A big smile for Jamaica

Friday, August 06, 2021

BY HOWARD CAMPBELL
Observer senior wrier

Released in 2013, Smile Jamaicawas the feel-good song promising singjay Chronixx needed to hit the mainstream. Eight years later, his patriotic ode still gets flag-waving fans to sing along.

Produced by Hamburg, Germany-based company, Silly Walks Discotheque, Smile Jamaicawas done on their Honey Pot ‘riddim’ and recorded at Big Yard Studio in Kingston. The day after Chronixx cut the single, Oliver Schrader recalls he and his business partner Joscha Hoffman having a conversation with Donovan Germain of Penthouse Records.

 

“We told him that we think we have just recorded a hit song and he said, ‘Not every good song is a hit song’. But the following year, he admitted we had been right,” Schrader told the Jamaica Observer.

 

He and Hoffman were in Jamaica in 2013 to shoot a music video by singjay Torch as well as to voice several songs for the Honey Pot. One of the artistes they were keen to have on it was Chronixx who was riding high with songs like Here Comes Trouble.

 

“At Penthouse, we asked for a link to Chronixx because we liked (hit song) They Don’t Knowand it was Stumpy (engineer Mark Brown) who called him and asked him to come and meet us,” Schrader reflected. “It turned out that Chronixx already had the song idea for the riddim because he had been at the studio when Lutan Fyah voiced his cut.”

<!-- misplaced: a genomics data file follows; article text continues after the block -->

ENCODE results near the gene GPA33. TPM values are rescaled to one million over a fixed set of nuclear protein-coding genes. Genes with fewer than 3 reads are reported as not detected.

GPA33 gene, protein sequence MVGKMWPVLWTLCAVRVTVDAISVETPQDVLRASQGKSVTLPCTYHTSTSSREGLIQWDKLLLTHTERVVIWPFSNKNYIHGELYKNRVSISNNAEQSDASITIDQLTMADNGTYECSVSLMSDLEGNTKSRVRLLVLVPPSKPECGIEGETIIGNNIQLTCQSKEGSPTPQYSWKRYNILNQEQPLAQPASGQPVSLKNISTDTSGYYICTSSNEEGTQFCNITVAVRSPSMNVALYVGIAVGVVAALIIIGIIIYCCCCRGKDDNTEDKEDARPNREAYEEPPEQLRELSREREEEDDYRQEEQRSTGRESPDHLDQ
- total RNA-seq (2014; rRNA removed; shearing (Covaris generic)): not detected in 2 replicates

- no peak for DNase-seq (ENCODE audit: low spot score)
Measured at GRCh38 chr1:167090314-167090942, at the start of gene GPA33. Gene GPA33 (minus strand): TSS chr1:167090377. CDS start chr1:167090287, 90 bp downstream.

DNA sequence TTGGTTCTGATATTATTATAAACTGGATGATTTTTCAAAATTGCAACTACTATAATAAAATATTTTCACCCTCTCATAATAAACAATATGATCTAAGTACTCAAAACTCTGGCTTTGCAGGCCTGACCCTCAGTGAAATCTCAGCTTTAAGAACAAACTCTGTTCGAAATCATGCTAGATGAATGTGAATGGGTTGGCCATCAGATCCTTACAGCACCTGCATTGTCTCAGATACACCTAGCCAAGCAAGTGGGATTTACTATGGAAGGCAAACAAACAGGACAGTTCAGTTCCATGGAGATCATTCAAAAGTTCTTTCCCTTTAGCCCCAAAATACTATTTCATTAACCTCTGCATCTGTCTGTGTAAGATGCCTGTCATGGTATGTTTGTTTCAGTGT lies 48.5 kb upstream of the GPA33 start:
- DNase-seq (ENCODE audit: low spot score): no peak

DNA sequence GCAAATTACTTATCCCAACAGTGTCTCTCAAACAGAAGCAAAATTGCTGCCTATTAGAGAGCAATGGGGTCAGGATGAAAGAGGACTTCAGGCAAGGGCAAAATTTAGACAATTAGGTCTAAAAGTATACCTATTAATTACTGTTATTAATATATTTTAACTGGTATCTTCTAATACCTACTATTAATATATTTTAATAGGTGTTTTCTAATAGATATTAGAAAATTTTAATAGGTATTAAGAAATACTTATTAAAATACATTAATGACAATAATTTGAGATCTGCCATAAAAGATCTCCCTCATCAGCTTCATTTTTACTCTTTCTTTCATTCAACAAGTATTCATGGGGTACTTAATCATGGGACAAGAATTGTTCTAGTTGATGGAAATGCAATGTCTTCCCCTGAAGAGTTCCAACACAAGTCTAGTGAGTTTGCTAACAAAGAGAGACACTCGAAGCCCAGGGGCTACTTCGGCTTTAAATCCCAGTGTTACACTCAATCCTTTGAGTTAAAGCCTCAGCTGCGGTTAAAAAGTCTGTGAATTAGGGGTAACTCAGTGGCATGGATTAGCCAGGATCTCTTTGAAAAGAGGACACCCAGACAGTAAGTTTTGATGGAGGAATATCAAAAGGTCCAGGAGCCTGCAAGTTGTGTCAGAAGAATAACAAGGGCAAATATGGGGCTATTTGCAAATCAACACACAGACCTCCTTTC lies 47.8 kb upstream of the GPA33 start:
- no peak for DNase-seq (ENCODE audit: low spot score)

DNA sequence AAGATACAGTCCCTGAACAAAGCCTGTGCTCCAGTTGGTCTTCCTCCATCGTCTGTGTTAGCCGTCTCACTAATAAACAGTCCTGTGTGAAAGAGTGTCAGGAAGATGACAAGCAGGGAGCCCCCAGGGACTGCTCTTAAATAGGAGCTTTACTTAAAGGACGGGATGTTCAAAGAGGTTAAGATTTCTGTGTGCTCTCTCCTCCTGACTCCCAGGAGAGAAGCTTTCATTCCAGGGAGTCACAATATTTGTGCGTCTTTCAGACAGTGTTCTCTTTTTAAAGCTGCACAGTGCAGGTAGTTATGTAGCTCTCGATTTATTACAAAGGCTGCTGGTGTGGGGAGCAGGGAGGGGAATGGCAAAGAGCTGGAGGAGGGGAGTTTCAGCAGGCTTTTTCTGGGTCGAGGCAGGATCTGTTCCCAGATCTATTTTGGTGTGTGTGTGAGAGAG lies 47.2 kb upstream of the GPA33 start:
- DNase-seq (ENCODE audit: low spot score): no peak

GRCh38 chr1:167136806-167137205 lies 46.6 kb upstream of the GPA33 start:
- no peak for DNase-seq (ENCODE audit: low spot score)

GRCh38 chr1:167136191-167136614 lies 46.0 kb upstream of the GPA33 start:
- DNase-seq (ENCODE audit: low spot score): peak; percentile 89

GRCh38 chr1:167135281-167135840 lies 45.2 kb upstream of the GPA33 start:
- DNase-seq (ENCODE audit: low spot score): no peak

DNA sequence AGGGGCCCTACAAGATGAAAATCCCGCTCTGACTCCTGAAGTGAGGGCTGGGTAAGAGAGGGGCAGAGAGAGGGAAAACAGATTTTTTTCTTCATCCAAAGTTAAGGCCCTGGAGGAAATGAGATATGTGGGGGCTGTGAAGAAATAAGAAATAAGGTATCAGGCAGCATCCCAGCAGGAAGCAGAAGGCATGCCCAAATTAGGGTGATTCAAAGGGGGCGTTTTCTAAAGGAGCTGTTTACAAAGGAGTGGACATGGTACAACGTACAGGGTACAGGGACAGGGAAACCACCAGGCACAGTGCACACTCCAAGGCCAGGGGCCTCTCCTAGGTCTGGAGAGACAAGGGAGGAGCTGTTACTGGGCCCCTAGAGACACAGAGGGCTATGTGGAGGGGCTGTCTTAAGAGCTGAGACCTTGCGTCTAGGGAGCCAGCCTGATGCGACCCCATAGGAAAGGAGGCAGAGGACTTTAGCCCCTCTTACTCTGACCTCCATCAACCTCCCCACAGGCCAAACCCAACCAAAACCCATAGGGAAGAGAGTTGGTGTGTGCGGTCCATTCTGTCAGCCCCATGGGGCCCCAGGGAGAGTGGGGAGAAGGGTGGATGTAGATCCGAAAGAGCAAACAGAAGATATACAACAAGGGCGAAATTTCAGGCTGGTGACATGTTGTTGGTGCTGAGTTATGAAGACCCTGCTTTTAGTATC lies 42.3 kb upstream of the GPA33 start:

Several of the songs on the Honey Pot including Sweet Killer by Ginjah and Strive by Exco Levi and Kabaka Pyramid became hits, but Smile Jamaica took off the fastest thanks to power-play by disc jockey Michael Thompson on KOOL 97 FM.

 

According to Schrader, he and Hoffman were so confident they had a hit on their hands when Chronixx was in the recording booth, that they began filming a video for the song shortly after. It is one of the gems of the Silly Walks Discotheque catalogue.

“ Smile Jamaica definitely stands out as one of our most successful songs and is a homage to the island and the culture that means the world to us. I think the significance of the song is that it starts as a simple love song that turns out to be about the country, and that expresses the love for land and people, and still mentions the hardships Jamaica has to face.”

 

Silly Walks Discotheque started as a sound system in 1991. Four years later, the company began producing songs and in 2001, released its first compilation album, Songs of Melody

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